“Over the past 30+ years, it has become clear that metaphor is not simply a literary phenomenon; metaphorical thinking underlies the way we make sense of the world conceptually. It governs how we think and how we talk about our day-to-day lives.” …
    Researchers at the School of Critical Studies, Glasgow University.

    "The ‘metaphor transfer effect’ undoubtedly affects our feelings".
    The Journal of Personality and Social Psychology.

    “Like any science, psychology depends on making links from the known to the unknown. Throughout the history of psychology, metaphors have proved an invaluable way of gaining purchase on the unobservables of human cognition. Indeed, a history of metaphors of mind might look very much like a history of psychology.”
    The British Psychological Society Report

    Last October, an advert for a ‘Random Dialogues’ Meet-up caught my eye. I was intrigued and decided to go along to meet the hosts Arthur Partridge (Aypee) and Jane Tyson. 

    Aypee quickly established that we both used metaphors extensively in our work, helping us to determine underlying explanations for our client’s behavioural and/or physical manifestations.  It’s certainly a technique well known in the fields of counselling and psychotherapy, where stories are often used to illustrate an explanation, both by the client and practitioner.  A client who finds it hard to verbalise how they feel might find it easy to say ‘life is an uphill struggle’ telling us instantly that they lack strength, energy and/or stamina and that they are finding it difficult to cope. It’s also indicating that they feel ‘low’ compared to others.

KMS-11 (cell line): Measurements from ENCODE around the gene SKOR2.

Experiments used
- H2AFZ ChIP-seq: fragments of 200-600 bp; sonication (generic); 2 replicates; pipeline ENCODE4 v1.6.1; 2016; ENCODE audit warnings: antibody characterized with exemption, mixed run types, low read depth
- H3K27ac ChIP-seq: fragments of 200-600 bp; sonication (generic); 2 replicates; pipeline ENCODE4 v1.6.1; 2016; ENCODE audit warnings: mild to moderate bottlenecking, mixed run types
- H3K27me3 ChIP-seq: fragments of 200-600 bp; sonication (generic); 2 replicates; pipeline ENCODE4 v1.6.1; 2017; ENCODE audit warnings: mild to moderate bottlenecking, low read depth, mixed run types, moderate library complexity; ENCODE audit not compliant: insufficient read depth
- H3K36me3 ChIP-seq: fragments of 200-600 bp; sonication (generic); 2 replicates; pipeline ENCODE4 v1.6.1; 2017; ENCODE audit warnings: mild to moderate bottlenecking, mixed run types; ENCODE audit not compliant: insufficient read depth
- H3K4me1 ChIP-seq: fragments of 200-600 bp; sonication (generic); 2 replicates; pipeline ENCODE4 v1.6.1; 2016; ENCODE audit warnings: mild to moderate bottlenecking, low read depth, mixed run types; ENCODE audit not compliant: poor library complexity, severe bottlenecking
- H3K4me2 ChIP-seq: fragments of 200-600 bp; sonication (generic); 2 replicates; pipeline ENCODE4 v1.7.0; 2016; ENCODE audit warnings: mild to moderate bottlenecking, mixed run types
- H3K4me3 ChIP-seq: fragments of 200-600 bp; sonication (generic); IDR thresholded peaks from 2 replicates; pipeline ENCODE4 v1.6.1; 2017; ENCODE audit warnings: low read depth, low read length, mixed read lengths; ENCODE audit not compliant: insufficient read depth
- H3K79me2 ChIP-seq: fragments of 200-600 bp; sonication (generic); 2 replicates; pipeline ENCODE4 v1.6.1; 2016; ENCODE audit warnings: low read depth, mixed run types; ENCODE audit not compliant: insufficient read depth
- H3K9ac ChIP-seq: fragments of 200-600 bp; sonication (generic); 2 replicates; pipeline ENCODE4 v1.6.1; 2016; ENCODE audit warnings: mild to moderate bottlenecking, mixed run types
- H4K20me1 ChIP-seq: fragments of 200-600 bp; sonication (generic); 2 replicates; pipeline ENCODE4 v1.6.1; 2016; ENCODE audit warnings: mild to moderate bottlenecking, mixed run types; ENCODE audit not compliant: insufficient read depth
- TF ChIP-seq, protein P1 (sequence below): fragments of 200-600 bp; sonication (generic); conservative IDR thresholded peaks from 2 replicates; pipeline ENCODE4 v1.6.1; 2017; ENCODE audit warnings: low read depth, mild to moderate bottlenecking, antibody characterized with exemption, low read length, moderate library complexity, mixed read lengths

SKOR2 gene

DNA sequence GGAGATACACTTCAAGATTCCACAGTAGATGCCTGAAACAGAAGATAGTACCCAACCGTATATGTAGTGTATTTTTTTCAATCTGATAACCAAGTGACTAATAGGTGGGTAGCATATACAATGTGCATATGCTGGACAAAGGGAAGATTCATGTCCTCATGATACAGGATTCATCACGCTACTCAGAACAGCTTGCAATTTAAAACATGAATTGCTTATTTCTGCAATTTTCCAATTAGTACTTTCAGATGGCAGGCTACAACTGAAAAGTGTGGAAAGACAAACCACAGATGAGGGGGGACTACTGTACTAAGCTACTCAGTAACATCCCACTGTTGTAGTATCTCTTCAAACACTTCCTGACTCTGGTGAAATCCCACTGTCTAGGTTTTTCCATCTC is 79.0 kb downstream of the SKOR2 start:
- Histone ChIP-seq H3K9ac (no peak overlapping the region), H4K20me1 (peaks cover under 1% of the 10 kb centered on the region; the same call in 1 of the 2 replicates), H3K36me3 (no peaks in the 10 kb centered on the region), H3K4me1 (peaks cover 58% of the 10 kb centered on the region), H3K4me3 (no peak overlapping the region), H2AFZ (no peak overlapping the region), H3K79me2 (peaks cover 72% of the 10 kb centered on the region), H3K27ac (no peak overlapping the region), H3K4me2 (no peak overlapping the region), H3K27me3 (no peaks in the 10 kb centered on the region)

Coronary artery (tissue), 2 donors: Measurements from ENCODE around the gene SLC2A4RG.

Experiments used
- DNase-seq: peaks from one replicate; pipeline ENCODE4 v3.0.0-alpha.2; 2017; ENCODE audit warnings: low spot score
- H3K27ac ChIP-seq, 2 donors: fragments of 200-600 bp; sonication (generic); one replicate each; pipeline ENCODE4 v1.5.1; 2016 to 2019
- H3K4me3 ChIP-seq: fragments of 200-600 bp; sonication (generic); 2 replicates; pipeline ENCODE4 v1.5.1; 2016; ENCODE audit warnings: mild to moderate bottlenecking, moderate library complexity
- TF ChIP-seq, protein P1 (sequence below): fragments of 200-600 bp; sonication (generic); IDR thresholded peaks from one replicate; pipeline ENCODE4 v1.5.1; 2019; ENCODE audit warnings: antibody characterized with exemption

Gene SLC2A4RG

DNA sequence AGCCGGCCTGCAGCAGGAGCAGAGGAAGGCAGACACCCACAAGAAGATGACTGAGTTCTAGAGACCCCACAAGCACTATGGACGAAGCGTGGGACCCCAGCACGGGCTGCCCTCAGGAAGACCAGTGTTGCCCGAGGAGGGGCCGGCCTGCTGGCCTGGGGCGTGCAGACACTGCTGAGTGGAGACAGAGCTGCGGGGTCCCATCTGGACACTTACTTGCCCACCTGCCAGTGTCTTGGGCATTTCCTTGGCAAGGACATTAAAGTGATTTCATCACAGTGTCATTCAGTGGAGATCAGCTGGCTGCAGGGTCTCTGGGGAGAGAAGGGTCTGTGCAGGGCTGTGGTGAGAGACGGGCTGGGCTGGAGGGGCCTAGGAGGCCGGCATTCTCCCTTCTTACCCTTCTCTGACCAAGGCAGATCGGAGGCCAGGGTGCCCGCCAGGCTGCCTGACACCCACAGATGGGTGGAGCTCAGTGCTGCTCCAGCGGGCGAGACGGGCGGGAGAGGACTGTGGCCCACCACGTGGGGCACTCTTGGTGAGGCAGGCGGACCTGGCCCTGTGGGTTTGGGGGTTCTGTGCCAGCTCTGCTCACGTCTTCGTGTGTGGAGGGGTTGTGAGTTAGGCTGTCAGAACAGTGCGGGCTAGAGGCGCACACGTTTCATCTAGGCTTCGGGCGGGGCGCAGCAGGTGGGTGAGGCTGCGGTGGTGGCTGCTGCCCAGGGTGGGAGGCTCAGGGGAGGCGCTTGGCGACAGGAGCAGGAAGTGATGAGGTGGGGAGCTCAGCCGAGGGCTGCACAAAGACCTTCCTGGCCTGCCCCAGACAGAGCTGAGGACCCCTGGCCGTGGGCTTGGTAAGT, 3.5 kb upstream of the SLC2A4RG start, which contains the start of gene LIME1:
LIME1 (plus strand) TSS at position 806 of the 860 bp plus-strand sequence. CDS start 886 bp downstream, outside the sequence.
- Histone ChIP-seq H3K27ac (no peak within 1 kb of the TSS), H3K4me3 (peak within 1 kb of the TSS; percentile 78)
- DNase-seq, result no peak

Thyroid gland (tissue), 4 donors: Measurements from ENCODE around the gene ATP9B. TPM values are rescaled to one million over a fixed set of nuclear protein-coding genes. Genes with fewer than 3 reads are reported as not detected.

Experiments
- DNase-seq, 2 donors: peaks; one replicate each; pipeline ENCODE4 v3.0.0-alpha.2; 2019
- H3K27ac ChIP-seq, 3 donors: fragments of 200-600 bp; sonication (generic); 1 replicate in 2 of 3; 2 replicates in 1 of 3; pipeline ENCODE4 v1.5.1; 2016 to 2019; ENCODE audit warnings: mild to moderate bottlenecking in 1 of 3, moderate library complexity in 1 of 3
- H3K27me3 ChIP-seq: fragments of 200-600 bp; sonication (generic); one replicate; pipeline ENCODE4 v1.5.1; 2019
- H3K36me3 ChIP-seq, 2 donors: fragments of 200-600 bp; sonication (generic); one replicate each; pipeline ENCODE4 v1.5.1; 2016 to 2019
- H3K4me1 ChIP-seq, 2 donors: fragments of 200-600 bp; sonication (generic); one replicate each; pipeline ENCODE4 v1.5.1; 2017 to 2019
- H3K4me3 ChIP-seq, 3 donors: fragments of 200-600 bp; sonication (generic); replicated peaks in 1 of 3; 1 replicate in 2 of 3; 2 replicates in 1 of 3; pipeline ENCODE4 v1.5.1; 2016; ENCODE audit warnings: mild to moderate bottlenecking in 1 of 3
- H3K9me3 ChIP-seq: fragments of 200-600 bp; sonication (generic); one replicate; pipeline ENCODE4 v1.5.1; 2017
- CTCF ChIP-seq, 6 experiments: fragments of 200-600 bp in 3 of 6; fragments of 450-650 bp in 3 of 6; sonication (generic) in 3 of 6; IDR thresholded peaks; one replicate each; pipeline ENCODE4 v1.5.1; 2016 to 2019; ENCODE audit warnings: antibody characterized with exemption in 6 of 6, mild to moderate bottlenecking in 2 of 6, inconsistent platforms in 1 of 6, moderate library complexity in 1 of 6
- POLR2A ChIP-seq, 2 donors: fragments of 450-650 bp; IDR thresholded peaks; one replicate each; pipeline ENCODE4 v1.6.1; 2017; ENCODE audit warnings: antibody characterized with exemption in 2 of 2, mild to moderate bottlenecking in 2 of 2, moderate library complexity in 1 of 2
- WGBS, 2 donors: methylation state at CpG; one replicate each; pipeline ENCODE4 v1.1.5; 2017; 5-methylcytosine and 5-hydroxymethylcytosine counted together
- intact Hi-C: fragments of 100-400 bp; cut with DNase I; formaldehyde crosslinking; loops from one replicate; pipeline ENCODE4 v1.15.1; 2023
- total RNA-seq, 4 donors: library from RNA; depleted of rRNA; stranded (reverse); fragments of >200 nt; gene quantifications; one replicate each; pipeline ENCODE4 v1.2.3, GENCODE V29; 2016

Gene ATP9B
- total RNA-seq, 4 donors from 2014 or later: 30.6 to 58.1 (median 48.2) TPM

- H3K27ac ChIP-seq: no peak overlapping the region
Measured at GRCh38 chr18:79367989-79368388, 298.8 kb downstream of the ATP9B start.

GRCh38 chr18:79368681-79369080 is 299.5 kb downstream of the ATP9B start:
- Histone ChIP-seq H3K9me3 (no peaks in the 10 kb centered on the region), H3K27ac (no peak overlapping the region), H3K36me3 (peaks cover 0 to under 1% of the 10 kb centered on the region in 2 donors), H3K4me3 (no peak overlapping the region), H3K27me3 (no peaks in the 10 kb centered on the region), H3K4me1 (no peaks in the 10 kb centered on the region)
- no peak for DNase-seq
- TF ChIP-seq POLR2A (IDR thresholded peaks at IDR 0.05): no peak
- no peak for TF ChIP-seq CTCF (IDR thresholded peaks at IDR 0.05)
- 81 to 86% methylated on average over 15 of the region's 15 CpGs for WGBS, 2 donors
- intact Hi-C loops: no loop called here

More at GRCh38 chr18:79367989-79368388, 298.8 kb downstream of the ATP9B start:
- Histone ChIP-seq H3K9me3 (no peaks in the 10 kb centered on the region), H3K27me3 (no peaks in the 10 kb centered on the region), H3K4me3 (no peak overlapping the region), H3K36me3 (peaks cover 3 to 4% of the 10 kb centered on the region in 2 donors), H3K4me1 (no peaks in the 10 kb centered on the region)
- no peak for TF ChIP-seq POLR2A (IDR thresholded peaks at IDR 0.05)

Since a slumped body posture is likely when people feel sad, metaphors relating depression to a burden are common.  Interestingly even the word ‘depression’ is itself a metaphor as it is derived from the Latin deprimere, translating as “to press down,” indicating the suppressing of emotions.

    Aypee’s many qualifications included being a Metaphors of Movement Practitioner, which he had studied with Andrew T Austin. Aypee explained how when he was coaching he used the positioning of events and situations in his client’s mind to determine all sorts of metaphors which he could apply to his/her coaching journey.